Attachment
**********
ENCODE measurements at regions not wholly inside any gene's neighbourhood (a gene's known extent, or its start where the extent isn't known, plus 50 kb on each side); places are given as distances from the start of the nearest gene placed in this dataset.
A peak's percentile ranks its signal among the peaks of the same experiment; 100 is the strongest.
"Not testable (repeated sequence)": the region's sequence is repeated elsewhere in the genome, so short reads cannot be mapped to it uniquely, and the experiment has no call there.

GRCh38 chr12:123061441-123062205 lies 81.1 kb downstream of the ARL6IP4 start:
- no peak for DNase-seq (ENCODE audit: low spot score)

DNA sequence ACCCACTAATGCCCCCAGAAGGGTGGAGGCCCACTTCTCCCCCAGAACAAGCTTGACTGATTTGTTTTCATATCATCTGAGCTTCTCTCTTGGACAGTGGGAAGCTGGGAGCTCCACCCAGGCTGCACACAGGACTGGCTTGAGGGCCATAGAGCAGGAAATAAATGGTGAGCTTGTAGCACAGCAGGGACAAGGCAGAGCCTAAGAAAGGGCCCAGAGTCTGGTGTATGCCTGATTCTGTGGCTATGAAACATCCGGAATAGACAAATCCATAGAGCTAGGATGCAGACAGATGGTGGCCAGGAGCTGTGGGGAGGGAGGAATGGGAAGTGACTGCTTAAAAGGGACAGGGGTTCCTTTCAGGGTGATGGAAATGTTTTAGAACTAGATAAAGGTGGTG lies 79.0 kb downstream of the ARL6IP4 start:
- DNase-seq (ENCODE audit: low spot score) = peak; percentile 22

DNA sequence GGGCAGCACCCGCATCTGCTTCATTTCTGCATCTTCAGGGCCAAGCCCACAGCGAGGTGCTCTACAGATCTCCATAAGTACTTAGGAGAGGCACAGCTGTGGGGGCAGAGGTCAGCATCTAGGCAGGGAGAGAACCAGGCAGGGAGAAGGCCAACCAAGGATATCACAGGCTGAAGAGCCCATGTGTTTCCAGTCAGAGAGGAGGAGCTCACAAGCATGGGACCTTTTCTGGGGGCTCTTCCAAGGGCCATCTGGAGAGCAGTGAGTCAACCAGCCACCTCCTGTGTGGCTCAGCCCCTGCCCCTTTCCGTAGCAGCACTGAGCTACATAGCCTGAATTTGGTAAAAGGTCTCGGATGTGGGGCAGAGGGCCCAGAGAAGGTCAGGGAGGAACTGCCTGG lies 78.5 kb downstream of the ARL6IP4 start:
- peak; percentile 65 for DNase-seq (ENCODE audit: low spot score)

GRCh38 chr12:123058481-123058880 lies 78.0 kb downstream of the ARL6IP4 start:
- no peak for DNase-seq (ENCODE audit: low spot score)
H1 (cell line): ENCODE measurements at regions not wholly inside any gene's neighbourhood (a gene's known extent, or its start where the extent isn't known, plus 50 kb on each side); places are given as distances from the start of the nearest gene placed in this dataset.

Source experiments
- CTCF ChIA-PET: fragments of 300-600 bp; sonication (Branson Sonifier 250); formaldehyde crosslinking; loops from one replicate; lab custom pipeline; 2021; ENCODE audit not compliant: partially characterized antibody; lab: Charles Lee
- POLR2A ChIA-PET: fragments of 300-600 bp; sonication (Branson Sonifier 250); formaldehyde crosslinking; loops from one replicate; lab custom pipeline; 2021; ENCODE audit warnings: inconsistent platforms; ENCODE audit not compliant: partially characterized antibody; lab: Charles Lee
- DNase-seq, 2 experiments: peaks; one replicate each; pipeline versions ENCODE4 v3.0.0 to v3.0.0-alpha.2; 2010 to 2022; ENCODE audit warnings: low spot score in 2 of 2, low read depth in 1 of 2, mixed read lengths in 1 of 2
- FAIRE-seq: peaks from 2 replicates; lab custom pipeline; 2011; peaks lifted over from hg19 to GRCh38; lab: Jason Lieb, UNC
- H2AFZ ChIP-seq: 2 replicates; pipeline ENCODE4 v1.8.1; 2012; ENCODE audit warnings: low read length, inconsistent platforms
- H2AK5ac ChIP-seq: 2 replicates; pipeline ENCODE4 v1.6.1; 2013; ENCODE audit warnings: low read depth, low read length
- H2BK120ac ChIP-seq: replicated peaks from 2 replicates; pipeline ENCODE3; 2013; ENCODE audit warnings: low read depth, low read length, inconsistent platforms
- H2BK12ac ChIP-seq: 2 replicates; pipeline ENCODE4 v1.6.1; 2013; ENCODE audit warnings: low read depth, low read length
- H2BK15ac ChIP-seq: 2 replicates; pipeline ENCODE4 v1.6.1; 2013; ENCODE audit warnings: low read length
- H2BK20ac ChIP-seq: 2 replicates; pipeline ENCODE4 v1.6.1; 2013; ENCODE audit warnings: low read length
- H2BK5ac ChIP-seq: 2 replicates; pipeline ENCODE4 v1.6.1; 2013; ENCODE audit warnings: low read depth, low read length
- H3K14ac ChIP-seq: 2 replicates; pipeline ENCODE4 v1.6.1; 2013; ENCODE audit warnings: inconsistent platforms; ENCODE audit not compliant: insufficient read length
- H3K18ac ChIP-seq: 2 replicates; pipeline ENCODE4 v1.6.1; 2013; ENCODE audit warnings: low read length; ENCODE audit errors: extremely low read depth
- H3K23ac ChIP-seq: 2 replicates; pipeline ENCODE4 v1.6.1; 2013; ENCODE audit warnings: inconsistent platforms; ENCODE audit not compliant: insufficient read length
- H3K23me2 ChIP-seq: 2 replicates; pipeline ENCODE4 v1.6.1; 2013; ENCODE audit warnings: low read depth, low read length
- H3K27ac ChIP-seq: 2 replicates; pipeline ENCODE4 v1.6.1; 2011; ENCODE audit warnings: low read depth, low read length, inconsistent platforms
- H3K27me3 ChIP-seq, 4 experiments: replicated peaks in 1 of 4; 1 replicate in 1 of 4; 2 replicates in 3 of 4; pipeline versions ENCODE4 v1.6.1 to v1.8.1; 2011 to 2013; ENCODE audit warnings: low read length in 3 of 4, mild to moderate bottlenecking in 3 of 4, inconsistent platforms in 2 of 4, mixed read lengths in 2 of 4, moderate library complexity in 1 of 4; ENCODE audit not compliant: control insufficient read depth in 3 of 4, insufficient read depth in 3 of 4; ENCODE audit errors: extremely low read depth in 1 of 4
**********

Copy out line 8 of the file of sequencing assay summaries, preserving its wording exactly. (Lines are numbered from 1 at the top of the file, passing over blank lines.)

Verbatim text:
DNA sequence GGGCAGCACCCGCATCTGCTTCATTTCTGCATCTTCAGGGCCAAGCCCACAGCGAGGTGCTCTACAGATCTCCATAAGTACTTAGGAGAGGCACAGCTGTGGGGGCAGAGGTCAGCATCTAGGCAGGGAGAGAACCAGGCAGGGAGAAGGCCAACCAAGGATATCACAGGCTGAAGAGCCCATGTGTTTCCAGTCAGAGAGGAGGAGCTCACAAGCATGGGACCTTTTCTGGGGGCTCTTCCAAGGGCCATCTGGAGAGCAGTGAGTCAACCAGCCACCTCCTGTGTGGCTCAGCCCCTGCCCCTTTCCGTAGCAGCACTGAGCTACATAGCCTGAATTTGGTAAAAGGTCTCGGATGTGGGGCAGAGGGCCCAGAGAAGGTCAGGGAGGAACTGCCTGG lies 78.5 kb downstream of the ARL6IP4 start: